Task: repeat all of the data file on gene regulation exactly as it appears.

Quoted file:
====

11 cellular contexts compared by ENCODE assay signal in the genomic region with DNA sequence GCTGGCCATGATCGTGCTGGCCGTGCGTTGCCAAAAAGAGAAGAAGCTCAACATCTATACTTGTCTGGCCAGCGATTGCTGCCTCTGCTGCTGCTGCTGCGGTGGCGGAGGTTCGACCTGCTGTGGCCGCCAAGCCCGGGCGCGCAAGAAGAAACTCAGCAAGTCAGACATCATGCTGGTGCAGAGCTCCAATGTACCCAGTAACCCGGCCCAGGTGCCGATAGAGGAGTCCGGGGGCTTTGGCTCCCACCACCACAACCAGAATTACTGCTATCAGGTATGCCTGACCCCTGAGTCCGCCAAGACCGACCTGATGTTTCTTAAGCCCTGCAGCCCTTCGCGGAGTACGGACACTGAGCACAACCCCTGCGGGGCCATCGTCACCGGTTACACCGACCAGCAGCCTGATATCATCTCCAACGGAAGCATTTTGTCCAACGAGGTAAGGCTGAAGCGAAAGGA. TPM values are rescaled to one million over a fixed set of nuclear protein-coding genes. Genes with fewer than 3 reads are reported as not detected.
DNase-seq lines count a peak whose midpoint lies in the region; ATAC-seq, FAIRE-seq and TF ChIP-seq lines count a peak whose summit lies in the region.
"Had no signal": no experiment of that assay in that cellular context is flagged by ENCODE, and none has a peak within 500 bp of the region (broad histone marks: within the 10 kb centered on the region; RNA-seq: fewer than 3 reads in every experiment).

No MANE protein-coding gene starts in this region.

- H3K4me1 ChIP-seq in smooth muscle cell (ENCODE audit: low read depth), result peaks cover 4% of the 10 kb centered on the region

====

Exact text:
11 cellular contexts compared by ENCODE assay signal in the genomic region with DNA sequence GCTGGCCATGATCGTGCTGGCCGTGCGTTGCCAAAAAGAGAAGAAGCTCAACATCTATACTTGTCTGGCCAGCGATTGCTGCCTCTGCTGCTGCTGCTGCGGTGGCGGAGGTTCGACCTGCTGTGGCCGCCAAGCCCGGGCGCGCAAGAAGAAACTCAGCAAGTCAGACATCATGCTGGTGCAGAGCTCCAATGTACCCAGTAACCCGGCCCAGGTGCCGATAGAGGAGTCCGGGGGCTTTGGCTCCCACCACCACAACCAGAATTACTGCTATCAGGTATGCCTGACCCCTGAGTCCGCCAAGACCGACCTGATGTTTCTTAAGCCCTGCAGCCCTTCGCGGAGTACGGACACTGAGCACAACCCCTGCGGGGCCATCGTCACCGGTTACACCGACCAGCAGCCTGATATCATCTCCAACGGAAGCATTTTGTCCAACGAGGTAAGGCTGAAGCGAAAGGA. TPM values are rescaled to one million over a fixed set of nuclear protein-coding genes. Genes with fewer than 3 reads are reported as not detected.
DNase-seq lines count a peak whose midpoint lies in the region; ATAC-seq, FAIRE-seq and TF ChIP-seq lines count a peak whose summit lies in the region.
"Had no signal": no experiment of that assay in that cellular context is flagged by ENCODE, and none has a peak within 500 bp of the region (broad histone marks: within the 10 kb centered on the region; RNA-seq: fewer than 3 reads in every experiment).

No MANE protein-coding gene starts in this region.

- H3K4me1 ChIP-seq in smooth muscle cell (ENCODE audit: low read depth), result peaks cover 4% of the 10 kb centered on the region